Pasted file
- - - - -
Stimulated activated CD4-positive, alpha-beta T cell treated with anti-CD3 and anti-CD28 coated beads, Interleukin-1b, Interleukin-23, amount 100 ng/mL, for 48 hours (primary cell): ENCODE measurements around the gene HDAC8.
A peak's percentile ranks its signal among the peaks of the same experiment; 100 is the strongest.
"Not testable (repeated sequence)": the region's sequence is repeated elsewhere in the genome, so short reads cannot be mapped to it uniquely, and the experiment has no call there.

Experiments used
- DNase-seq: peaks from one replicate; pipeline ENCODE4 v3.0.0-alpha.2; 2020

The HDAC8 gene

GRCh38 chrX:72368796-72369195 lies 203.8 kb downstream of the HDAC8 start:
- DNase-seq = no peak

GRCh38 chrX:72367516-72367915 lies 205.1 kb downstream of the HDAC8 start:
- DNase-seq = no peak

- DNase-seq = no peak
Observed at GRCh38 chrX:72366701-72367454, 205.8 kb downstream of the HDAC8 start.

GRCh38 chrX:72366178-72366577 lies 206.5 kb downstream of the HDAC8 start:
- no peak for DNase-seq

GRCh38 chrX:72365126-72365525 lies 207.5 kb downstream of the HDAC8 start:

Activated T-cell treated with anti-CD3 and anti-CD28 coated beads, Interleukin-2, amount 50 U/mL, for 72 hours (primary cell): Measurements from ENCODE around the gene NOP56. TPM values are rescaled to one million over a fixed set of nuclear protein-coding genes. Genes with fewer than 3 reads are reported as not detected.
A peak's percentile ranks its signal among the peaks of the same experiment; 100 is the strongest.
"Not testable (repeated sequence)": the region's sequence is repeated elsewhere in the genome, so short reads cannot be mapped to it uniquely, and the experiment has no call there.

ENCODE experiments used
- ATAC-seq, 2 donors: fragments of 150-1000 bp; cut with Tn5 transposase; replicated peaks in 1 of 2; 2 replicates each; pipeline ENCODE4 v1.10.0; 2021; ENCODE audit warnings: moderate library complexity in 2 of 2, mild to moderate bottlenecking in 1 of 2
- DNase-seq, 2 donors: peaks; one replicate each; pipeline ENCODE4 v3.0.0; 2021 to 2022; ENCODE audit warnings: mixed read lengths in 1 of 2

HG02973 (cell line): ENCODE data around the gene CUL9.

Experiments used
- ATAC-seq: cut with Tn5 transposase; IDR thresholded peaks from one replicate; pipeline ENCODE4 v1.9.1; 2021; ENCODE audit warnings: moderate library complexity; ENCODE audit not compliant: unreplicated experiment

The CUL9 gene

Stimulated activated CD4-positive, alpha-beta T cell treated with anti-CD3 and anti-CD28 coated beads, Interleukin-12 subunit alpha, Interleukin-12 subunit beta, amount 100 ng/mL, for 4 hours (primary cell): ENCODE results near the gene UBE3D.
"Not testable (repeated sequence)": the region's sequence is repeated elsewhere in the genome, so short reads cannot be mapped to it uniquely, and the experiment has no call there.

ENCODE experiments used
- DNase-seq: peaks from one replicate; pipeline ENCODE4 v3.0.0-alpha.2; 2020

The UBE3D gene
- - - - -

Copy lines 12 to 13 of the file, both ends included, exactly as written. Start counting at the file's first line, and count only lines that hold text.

Observed at GRCh38 chrX:72366701-72367454, 205.8 kb downstream of the HDAC8 start.

GRCh38 chrX:72366178-72366577 lies 206.5 kb downstream of the HDAC8 start: